Today I'm torn. There are two really good texts in today's readings but I can't, or maybe shouldn't, do both. Maybe I'll be inspired and find someway to tie them together, who knows.
In Sunday school, a couple months ago, I was asked a question: "If there was one thing you wish you could do better in church, what would it be?" That's an easy one for me. I'm not tone deaf by any means. I can play a little guitar, well not a little guitar, but some guitar. A little guitar would be a ukelele. I can pick around on the piano. But I can't sing a lick. If there was one thing I wish I could do better in the church, that would be it. Steph can, so I just stand up there, play my guitar, and let her shine. In fact, we were asked to sing at a community thing last year and we were introduced as "Stephanie and Hannah Lee, and the guitar guy." Honest. But that's ok.
I love music. There is just something about both lyrics and melody that speak to the soul. I can hear certain tunes today and I am immediately whisked away to some other time or place. Steph gets upset because I remember which songs were playing when I was dating someone else before we met. Each girl I dated had a song. Music is powerful. Music done well is very powerful. But what if the music doesn't speak? What if melody and lyrics become disconnected from the souls of those listening, or singing? Is music powerful then?
Today I'm going to the Psalm. Psalm 98 says, "Sing to the LORD a new song, for he has done marvelous things." I've got to be careful here. One of the most divisive elements of worship I have encounted so far in my ministry is music. We forget who we are singing to, and get all caught up in what we want out of worship instead. The Psalmist says, "Sing to the LORD a new song," not "sing to yourself," or even "sing for yourself."
If we keep that in mind, many of the other things begin...begin to seem less important. That doesn't mean they completely fade away. Here's why. If a particular song connects with my soul, I am going to give more of myself to singing it. If it doesn't, my heart just won't be in it. And the question I have, "If our hearts are not in it, is it still worship?" That's why this is a question we cannot avoid as the church. If our worship is fake, if we're singing out of our heads and not our hearts, or if we're just going through the motions, then not only are we doing God a disservice, but we cannot be transformed and equipped.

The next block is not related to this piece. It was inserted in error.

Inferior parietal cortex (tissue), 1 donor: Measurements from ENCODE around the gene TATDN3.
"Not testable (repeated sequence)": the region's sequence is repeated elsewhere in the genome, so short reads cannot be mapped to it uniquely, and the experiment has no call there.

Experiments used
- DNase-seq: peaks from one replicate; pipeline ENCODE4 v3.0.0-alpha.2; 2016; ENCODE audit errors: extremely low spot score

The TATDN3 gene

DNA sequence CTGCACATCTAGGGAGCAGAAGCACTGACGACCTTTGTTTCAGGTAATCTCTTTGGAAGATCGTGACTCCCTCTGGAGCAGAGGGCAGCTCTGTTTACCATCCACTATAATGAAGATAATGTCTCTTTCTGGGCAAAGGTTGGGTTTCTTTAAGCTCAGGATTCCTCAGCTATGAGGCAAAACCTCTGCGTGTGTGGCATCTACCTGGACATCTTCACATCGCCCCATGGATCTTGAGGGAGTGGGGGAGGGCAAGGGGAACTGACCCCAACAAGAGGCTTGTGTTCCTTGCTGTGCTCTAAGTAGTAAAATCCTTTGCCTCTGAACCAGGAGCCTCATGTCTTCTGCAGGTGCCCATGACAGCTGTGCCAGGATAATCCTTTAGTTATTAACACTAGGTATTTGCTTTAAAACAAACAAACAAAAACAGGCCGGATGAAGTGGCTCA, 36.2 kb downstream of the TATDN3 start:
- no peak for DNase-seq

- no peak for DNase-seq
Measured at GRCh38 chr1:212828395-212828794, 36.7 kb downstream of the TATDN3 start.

A lot of churches are struggling with this right now. They are asking, "Should they continue with the hymns, which tell their theology stories? Should they begin to transition to something that speaks more today? Or, should they try to find some way to bring the two together into one worship experience?" I don't have an easy answer. For me, the hymns, while they are beautifully poetic, just don't speak. I have no idea what an ebeneezer is, but I sure sing about raising mine.
I get tickled because this can be so divisive. Our own hymnist, Charles Wesley, wrote something like 9000 hymns during his lifetime, and most of them were then sung to bar tunes. "Well that doesn't sound very holy," you might say. But, the people were already familiar with those tunes, so he used them. They were then able to connect lyrics, melody, and soul, singing to the LORD a new song.
"Amazing Grace" is one of my favorite hymns, but to sing it to the tune printed in the hymnals just kills me. It's too slow, and not just a little boring. But take those same lyrics, connect them to the Eagle's "Peaceful, Easy feeling," and it's a totally different experience. And if you really want to shake things up, sing those same lyrics to the Animal's "House of the Rising Sun," or the Gilligan's Island theme.
The point is, this is a fickle dance we are engaged in. Our audience is not ourselves, or even each other, but God. Still, for our hearts to be engaged, the music must speak to us. So, how do we tell our history and theology, while finding some way to sing a new song to the Lord? Honestly, I don't have the answers...yet.